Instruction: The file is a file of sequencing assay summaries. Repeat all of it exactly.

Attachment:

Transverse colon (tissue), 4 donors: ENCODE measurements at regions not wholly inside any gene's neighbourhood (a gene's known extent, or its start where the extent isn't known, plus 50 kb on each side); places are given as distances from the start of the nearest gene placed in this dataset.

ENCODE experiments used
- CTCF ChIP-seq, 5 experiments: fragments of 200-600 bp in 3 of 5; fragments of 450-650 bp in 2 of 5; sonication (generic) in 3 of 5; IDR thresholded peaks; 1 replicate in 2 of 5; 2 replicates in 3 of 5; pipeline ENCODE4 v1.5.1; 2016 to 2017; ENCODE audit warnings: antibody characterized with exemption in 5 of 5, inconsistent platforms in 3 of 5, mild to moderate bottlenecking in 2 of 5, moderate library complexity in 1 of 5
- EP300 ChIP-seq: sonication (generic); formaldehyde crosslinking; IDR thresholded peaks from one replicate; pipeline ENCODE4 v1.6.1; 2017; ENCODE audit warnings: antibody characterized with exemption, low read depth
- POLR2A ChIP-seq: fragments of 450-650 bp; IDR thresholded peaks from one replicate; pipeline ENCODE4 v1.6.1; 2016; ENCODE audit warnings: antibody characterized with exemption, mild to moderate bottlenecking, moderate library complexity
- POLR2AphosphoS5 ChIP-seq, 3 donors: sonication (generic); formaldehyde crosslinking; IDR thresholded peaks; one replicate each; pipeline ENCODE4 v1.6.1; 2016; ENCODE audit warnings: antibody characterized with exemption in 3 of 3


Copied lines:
Transverse colon (tissue), 4 donors: ENCODE measurements at regions not wholly inside any gene's neighbourhood (a gene's known extent, or its start where the extent isn't known, plus 50 kb on each side); places are given as distances from the start of the nearest gene placed in this dataset.

ENCODE experiments used
- CTCF ChIP-seq, 5 experiments: fragments of 200-600 bp in 3 of 5; fragments of 450-650 bp in 2 of 5; sonication (generic) in 3 of 5; IDR thresholded peaks; 1 replicate in 2 of 5; 2 replicates in 3 of 5; pipeline ENCODE4 v1.5.1; 2016 to 2017; ENCODE audit warnings: antibody characterized with exemption in 5 of 5, inconsistent platforms in 3 of 5, mild to moderate bottlenecking in 2 of 5, moderate library complexity in 1 of 5
- EP300 ChIP-seq: sonication (generic); formaldehyde crosslinking; IDR thresholded peaks from one replicate; pipeline ENCODE4 v1.6.1; 2017; ENCODE audit warnings: antibody characterized with exemption, low read depth
- POLR2A ChIP-seq: fragments of 450-650 bp; IDR thresholded peaks from one replicate; pipeline ENCODE4 v1.6.1; 2016; ENCODE audit warnings: antibody characterized with exemption, mild to moderate bottlenecking, moderate library complexity
- POLR2AphosphoS5 ChIP-seq, 3 donors: sonication (generic); formaldehyde crosslinking; IDR thresholded peaks; one replicate each; pipeline ENCODE4 v1.6.1; 2016; ENCODE audit warnings: antibody characterized with exemption in 3 of 3